Besides the down payment, every buyer has to pay a substantial amount in closing costs. These costs can vary based on the state you’re buying in and the price of the home. However, they are set in stone, with very few workarounds. One workaround is to have your closing costs funded using an alternative method. Many of these options will either cover a portion of the closing cost or reimburse the closing costs once closing is complete. As a result, you should still use a closing cost calculator to determine how much you should budget for a stress-free closing.
4 Ways To Fund Your Closing Costs
You can be creative with the methods you use to finance closing –– asking family and friends for gifts is one such way. However, using a method like this isn’t guaranteed, and if you aren’t able to raise the necessary amount on time will jeopardize the sale. For that reason, you should consider implementing one or more of the following methods to partially fund your closing cost.
Have It Rolled into Your Mortgage
Depending on the type of mortgage you’re applying for, your lender may be able to include the cost of closing in the mortgage amount. Although you’ll pay interest when you finally repay the closing cost, it can ensure that you aren’t short on cash when closing approaches.
Buy Directly From a Seller
A few FSBO sites and discount real estate brokers offer rebates to buyers who use their platforms to buy directly from the seller. One example of this is Houzeo. Besides having a comprehensive closing cost calculator for buyers, they also offer a rebate for buyers who use their platform to buy a home.
You can determine the amount of your buyer rebate by using Houzeo’s closing cost calculator.
Thankfully, you can use this option in addition to others on this list, enabling you to save far more in closing costs.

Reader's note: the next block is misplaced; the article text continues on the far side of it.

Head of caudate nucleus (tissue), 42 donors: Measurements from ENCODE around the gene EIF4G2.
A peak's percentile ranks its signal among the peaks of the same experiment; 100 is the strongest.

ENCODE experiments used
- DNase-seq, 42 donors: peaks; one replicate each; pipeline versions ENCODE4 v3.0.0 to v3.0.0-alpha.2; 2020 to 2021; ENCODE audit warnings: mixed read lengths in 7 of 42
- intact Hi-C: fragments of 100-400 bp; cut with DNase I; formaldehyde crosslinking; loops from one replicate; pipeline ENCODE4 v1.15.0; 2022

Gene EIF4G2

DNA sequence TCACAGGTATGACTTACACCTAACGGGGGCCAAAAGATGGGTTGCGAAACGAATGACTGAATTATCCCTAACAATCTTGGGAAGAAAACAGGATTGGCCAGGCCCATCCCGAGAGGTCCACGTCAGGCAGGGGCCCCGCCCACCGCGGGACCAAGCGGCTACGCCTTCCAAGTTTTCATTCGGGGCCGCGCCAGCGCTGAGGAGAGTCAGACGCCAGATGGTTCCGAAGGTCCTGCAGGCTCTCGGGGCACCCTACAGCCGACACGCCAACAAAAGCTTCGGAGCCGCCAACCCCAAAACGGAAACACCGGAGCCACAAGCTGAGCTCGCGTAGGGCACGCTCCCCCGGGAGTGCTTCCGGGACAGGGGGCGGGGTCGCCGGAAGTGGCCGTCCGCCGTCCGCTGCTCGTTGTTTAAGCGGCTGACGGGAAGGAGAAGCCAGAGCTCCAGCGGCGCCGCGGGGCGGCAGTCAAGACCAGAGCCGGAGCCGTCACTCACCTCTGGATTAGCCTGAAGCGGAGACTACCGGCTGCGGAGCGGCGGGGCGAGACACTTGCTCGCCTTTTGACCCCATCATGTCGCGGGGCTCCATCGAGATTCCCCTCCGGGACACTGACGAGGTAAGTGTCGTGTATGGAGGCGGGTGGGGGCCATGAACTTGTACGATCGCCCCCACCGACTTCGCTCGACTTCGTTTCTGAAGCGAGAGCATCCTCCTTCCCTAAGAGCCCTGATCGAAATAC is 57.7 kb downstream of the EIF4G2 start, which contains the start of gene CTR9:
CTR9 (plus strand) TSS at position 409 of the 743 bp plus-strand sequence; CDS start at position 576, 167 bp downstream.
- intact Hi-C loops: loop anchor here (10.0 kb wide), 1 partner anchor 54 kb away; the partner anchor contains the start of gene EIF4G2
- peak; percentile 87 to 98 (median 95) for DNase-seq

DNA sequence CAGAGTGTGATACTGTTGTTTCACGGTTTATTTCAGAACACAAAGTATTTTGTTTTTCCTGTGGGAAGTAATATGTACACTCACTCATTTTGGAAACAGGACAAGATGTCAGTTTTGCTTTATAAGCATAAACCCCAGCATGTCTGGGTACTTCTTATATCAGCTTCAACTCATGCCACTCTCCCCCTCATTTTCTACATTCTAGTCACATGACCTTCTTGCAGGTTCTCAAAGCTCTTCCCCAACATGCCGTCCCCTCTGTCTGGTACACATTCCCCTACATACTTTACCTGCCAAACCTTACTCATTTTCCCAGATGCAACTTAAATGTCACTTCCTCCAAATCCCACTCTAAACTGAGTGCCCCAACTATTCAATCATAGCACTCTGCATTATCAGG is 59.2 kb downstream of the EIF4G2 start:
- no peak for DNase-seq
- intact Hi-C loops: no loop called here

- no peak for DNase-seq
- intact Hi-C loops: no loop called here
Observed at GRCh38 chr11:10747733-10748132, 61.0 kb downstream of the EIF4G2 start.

Request a Seller’s Credit
In a buyer’s market, you can negotiate with the seller to cover a portion of the closing costs. However, in a seller’s market –– which many states are currently in –– sellers aren’t as eager to negotiate and will likely choose other offers instead.
You can mitigate this by suggesting that they cover the closing costs in exchange for a higher sale price, which allows you to pay zero up-front, but would mean that you’ll have a larger loan amount and would be paying back the closing cost with interest.
To ensure you don’t suggest a higher sale price far more than the seller would pay to cover your closing cost, use a closing cost calculator like Smart Asset or Houzeo. These closing cost calculators for buyers are the most accurate, which gives you an idea of what you should be negotiating for the seller to cover.
Look into Down Payment Assistance
If you’re a lower-income or middle-income first-time buyer, you may qualify for government assistance in the form of a grant or loan. This down payment assistance may cover the cost of closing but will depend on the program available to you.
Although the cost of closing will be well into the thousands, if you know the precise amount you can expect to pay, you can better navigate negotiations.